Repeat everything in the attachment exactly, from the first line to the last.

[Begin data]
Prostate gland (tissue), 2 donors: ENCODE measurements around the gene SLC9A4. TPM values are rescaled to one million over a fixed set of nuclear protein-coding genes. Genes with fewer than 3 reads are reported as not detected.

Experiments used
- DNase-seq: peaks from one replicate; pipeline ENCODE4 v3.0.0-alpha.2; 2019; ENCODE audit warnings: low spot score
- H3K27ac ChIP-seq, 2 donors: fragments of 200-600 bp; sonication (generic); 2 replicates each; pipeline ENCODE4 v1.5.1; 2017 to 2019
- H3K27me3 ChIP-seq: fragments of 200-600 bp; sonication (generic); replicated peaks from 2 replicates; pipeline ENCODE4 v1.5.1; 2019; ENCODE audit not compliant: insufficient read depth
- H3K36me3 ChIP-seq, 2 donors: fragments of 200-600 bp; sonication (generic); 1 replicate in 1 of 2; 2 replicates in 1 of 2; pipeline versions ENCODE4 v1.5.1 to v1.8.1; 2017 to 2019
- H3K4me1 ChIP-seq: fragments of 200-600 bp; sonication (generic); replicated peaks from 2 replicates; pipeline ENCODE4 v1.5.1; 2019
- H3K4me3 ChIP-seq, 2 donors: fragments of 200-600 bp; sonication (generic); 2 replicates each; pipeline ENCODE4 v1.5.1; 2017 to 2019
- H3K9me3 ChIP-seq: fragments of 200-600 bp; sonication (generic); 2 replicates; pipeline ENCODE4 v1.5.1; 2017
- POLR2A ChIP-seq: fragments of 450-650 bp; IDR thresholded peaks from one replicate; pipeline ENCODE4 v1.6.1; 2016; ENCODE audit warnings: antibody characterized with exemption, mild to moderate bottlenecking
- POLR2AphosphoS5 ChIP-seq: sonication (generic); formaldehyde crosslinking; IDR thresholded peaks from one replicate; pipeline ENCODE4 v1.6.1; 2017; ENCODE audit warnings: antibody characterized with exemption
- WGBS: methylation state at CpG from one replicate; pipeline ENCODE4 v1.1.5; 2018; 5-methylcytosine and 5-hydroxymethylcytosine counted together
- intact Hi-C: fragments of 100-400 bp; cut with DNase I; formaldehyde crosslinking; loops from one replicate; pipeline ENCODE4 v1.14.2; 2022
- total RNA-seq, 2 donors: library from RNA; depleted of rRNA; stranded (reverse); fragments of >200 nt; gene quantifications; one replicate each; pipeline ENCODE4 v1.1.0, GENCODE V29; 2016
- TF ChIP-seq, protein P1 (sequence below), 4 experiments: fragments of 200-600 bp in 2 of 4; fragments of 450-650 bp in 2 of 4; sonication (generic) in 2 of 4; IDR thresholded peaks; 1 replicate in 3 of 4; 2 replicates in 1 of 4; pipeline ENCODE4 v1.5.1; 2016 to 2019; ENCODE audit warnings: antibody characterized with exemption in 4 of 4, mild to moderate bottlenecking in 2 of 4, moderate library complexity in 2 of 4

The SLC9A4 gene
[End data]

Prostate gland (tissue), 2 donors: ENCODE measurements around the gene SLC9A4. TPM values are rescaled to one million over a fixed set of nuclear protein-coding genes. Genes with fewer than 3 reads are reported as not detected.

Experiments used
- DNase-seq: peaks from one replicate; pipeline ENCODE4 v3.0.0-alpha.2; 2019; ENCODE audit warnings: low spot score
- H3K27ac ChIP-seq, 2 donors: fragments of 200-600 bp; sonication (generic); 2 replicates each; pipeline ENCODE4 v1.5.1; 2017 to 2019
- H3K27me3 ChIP-seq: fragments of 200-600 bp; sonication (generic); replicated peaks from 2 replicates; pipeline ENCODE4 v1.5.1; 2019; ENCODE audit not compliant: insufficient read depth
- H3K36me3 ChIP-seq, 2 donors: fragments of 200-600 bp; sonication (generic); 1 replicate in 1 of 2; 2 replicates in 1 of 2; pipeline versions ENCODE4 v1.5.1 to v1.8.1; 2017 to 2019
- H3K4me1 ChIP-seq: fragments of 200-600 bp; sonication (generic); replicated peaks from 2 replicates; pipeline ENCODE4 v1.5.1; 2019
- H3K4me3 ChIP-seq, 2 donors: fragments of 200-600 bp; sonication (generic); 2 replicates each; pipeline ENCODE4 v1.5.1; 2017 to 2019
- H3K9me3 ChIP-seq: fragments of 200-600 bp; sonication (generic); 2 replicates; pipeline ENCODE4 v1.5.1; 2017
- POLR2A ChIP-seq: fragments of 450-650 bp; IDR thresholded peaks from one replicate; pipeline ENCODE4 v1.6.1; 2016; ENCODE audit warnings: antibody characterized with exemption, mild to moderate bottlenecking
- POLR2AphosphoS5 ChIP-seq: sonication (generic); formaldehyde crosslinking; IDR thresholded peaks from one replicate; pipeline ENCODE4 v1.6.1; 2017; ENCODE audit warnings: antibody characterized with exemption
- WGBS: methylation state at CpG from one replicate; pipeline ENCODE4 v1.1.5; 2018; 5-methylcytosine and 5-hydroxymethylcytosine counted together
- intact Hi-C: fragments of 100-400 bp; cut with DNase I; formaldehyde crosslinking; loops from one replicate; pipeline ENCODE4 v1.14.2; 2022
- total RNA-seq, 2 donors: library from RNA; depleted of rRNA; stranded (reverse); fragments of >200 nt; gene quantifications; one replicate each; pipeline ENCODE4 v1.1.0, GENCODE V29; 2016
- TF ChIP-seq, protein P1 (sequence below), 4 experiments: fragments of 200-600 bp in 2 of 4; fragments of 450-650 bp in 2 of 4; sonication (generic) in 2 of 4; IDR thresholded peaks; 1 replicate in 3 of 4; 2 replicates in 1 of 4; pipeline ENCODE4 v1.5.1; 2016 to 2019; ENCODE audit warnings: antibody characterized with exemption in 4 of 4, mild to moderate bottlenecking in 2 of 4, moderate library complexity in 2 of 4

The SLC9A4 gene